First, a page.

What is the importance of language in conceptual painting?
The first wave of conceptual artists in the 1960s and early 1970s were very interested in language. Text has been used in art for a long time, but it wasn't until the 1960s that artists like Lawrence Weiner, Edward Ruscha, Joseph Kosuth, Robert Barry, and Art & Language started making art with only words. Before, language was just one kind of visual element among many, and it was secondary to the overall composition (like in Synthetic Cubism).
The conceptual artists, on the other hand, used language instead of paintbrushes and canvases and let it mean something on its own. Anne Rorimer says this about Lawrence Weiner's works: "The thematic content of each work comes only from the meaning of the language used, while the way the work is presented and where it is placed in context play important but separate roles."
Peter Osborne, a British philosopher and theorist of conceptual art, says that the turn to linguistic theories of meaning in both Anglo-American analytic philosophy and Continental structuralist and poststructuralist philosophy in the middle of the 20th century was a key factor in conceptualism. This change in language "reinforced and legitimized" the direction the conceptual artists went.
Osborne also says that the first generation of conceptualists was the first group of artists to get a degree in art from a university. In a public lecture at the Fondazione Antonio Ratti, Villa Sucota in Como, Italy, on July 9, 2010, Osborne said that contemporary art is "post-conceptual." It's a claim about what the work of art is and what it means (rather than say at the descriptive level of style or movement).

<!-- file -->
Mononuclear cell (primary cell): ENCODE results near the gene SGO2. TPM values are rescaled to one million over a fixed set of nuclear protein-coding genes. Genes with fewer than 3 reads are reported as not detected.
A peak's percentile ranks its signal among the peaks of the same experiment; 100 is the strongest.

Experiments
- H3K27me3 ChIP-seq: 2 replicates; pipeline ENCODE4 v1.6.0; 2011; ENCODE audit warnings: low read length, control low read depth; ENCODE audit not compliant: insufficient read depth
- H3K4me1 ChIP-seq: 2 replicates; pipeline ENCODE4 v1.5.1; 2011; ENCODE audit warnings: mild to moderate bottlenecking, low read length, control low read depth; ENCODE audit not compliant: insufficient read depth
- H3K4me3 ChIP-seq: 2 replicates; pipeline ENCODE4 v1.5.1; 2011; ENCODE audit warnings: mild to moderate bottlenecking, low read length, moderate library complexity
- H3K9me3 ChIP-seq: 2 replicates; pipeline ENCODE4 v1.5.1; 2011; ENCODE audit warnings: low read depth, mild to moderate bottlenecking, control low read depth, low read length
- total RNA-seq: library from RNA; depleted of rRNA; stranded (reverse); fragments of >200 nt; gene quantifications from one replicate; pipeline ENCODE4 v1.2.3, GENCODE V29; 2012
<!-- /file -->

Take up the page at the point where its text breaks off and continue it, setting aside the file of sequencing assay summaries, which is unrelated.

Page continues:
Edward A. Shanken, an American art historian, says that Roy Ascott "powerfully demonstrates the significant intersections between conceptual art and art-and-technology, exploding the traditional autonomy of these art-historical categories." Ascott is the British artist who is most closely linked to cybernetic art in England. However, he was not included in Cybernetic Serendipity because his cybernetic work was mostly conceptual and did not use technology directly.
"The Construction of Change," Ascott's 1964 essay on the use of cybernetics in art and art education, was quoted on the dedication page (to Sol LeWitt) of Lucy R. Lippard's seminal Six Years: The Dematerialization of the Art Object from 1966 to 1972. However, Ascott's contribution to the development of conceptual art in Britain has received little attention, perhaps (and ironically) because his work was too closely tied to art-and-teaching.
Ascott's use of the thesaurus in 1963's telematic connections: timeline, which drew a clear parallel between the taxonomic qualities of spoken and visual languages, was another important intersection. This idea would later be used in Joseph Kosuth's Second Investigation, Proposition 1 (1968) and Mel Ramsden's Elements of an Incomplete Map (1968).
What are the concepts, style and trends of conceptual painting?
Conceptual art was meant to be a movement that broke down traditional barriers. Because of this, it can be hard to tell self-conscious Conceptualism apart from other art movements of the 1960s. Conceptualism could look like things like happenings, performance art, installations, body art, and art made from the earth.
The main idea behind all of these changes was the rejection of traditional ways of judging art, the rejection of art as a commodity, and the belief that all art is based on ideas. Conceptual art avoids aesthetics, so it's hard to say what it looks like other than that it seems objective and not emotional. Even though a conceptual work may not have a specific style, you could say that its everyday look and wide range of expression are typical of the movement.